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July 27, 2022

Prioritising wellbeing in higher education: strategies for improving students’ mental health

That increasing numbers of students are experiencing mental health problems isn’t news; it’s an escalating trend that was extensively documented even before the Covid-19 pandemic, as HE providers reported unprecedented demands for access to their health and welfare support services prior to the 2020 crisis.

 

And, although the rise can be attributed, in part, to positive factors – the de-stigmatisation of mental health issues, as well as the widening participation of access to HE, for example – it also signals the real and growing prevalence of mental health conditions in every age group.

 

Simply put, more people are encountering obstacles to good mental health. In fact, the proportion of all adults (16-64) with mental health conditions has been steadily rising over time, with symptoms of depression increasingly detected among younger age groups, too.

 

Higher risk of mental health issues for HE students

Some studies have found that university students are at particular risk of developing mental health problems – more so than is found in wider population studies.

 

Last summer, the UK government published findings from a survey into student mental health in the HE sector. The study, conducted in 2019 by the Institute for Employment Studies (IES), Advance HE and Advisory Centre (CRAC), was commissioned by DfE to explore the main issues around student mental health and wellbeing, with focus on the prevalence of mental health difficulties and the provision of support by HE providers.

 

The group surveyed institutions’ individual approaches to supporting students’ wellbeing and mental health and explored the range of services available to students, as well as how HE providers assessed the value of their services and identified gaps in provision. The results make for interesting reading.

 

While just over half (52 percent) of HE institutions had a dedicated strategy for student mental health and/or wellbeing, more than a third (33 percent) had no strategy in place at the time of the survey. In the majority of cases (62 percent), the strategy was designed for students and staff alike. That said, almost all (93 percent) consulted with their students about approaches to supporting mental health and wellbeing, with an even higher number (96 percent) agreeing that mental health resources had increased over the past five years.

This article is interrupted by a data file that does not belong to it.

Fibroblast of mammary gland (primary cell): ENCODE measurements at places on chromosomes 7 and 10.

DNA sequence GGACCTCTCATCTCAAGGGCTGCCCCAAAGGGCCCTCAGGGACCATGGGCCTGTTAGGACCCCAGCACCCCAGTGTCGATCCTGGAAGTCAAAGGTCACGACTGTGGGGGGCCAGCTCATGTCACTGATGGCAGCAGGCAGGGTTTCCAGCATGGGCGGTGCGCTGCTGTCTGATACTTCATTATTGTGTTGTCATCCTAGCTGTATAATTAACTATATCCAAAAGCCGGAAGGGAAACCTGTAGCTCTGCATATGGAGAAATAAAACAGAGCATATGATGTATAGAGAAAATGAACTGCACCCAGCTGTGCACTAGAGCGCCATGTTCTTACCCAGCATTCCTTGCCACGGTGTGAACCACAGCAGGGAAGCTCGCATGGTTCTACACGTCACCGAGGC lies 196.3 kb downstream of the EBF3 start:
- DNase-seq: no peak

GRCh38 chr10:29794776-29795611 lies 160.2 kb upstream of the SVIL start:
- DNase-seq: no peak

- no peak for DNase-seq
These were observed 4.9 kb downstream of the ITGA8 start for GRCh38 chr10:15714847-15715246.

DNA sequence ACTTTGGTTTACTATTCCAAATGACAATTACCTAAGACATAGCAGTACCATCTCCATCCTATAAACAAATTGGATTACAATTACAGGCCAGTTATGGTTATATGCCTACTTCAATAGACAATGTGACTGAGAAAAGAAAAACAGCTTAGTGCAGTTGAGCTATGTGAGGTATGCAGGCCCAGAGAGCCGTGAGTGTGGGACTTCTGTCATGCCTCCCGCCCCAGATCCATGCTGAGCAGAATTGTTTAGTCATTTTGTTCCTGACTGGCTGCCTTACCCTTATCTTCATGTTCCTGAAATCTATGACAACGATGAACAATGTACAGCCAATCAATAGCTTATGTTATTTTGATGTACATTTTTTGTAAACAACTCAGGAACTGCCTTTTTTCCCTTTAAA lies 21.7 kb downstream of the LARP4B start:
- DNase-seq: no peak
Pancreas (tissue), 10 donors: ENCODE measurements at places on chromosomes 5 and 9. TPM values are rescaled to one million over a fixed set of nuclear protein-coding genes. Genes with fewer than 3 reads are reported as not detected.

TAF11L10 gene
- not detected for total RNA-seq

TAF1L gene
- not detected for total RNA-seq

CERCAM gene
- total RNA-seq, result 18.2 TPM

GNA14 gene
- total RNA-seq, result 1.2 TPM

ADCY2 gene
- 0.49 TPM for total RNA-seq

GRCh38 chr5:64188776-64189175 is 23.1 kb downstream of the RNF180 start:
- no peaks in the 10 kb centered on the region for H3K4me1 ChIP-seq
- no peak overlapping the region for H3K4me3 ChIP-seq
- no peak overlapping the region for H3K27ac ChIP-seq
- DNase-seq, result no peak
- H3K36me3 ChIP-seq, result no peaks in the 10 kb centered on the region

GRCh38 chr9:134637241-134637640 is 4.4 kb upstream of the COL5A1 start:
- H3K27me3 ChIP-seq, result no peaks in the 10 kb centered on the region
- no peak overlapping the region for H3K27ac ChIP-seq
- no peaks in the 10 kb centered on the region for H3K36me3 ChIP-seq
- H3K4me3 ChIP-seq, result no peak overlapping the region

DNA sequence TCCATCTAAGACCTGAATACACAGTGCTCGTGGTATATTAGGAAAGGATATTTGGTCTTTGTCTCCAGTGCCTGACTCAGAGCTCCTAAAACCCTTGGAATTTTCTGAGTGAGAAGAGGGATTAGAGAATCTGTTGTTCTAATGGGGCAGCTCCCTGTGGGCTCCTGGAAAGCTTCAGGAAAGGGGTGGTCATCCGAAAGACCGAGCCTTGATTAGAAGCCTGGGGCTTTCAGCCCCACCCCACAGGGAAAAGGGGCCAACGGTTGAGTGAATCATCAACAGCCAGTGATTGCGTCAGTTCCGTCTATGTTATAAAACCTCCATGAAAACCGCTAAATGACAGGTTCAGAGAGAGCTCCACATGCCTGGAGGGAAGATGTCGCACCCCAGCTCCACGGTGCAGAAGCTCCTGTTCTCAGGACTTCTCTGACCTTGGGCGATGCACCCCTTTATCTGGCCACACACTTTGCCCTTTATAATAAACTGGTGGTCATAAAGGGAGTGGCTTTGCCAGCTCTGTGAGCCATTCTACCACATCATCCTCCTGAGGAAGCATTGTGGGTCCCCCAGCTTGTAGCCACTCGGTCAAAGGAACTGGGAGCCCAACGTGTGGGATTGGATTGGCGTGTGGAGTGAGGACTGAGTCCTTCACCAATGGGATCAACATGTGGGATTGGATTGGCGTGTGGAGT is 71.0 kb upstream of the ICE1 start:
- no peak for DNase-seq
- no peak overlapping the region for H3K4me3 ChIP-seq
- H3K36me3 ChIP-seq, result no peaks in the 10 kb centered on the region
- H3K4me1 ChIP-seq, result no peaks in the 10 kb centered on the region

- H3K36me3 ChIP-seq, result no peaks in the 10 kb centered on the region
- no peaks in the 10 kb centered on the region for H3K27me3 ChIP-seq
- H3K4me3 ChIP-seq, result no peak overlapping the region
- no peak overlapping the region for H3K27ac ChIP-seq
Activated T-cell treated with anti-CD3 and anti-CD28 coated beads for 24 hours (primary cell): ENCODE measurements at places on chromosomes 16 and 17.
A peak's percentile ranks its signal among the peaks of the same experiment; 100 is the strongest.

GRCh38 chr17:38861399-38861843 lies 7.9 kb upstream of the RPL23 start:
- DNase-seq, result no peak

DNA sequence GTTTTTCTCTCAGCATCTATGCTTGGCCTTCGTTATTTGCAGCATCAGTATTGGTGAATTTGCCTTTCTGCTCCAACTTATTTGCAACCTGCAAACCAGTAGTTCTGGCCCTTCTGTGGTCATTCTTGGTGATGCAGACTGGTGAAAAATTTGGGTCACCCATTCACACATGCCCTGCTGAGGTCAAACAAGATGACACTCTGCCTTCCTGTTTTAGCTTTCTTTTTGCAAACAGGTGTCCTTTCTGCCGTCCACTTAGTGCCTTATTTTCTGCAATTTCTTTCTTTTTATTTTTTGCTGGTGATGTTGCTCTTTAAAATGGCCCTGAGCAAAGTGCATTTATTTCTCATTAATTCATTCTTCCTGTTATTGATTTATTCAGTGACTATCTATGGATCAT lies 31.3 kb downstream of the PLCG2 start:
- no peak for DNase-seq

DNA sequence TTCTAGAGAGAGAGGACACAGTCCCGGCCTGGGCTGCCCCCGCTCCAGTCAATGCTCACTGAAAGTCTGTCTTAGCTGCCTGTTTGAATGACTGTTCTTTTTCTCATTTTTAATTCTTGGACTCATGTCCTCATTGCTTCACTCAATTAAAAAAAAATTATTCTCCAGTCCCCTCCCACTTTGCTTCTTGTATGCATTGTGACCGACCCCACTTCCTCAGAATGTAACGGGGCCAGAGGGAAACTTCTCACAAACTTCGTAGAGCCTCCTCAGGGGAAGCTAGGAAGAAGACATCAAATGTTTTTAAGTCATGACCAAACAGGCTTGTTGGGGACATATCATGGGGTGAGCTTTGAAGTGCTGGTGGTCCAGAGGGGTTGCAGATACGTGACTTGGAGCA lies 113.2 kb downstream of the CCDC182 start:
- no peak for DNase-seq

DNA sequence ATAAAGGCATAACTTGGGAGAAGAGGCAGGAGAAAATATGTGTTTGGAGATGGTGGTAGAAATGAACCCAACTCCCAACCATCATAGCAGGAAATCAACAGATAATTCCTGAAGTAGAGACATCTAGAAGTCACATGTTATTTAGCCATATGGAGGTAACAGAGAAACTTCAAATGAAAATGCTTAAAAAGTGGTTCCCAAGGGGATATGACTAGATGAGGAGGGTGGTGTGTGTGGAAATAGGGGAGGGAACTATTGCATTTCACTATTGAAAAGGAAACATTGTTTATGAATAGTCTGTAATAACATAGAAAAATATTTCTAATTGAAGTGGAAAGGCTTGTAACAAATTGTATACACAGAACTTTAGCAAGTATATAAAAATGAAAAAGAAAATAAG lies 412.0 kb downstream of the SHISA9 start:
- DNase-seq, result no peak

The study also shows that universities are taking the initiative by funding activities to promote good mental health. Provision falls into three broad categories:

  • Wellbeing services such as group sessions/workshops, self-help, peer support, mindfulness apps, alternative therapies, physical health, and fitness programmes.
  • Early intervention programmes for those with mental health needs, like staff/student training, attendance monitoring, targeting ‘at risk’ groups, suicide prevention.
  • Targeted services for students with specific mental health needs, including counselling, therapies (CBT), specialist trauma support.

 

Nevertheless, many providers accepted they were still struggling to meet the demand for support.

 

What more can HE providers do?

Identify

As most mental health professionals agree that early intervention is key, catching students experiencing mental health difficulties before they evolve into more serious conditions is important. As part of any mental health strategy, universities should roll-out training to help staff recognise the signs of deteriorating mental health and to provide guidance on reporting their concerns. Audiences should include academic, as well as frontline and auxiliary staff, personal tutors and service/support staff. It’s good practice to cascade training to others who come into regular contact with students – including cleaners, canteen, and library colleagues. Many mental health charities offer evidence-based training services specifically for colleges and universities.

 

Educate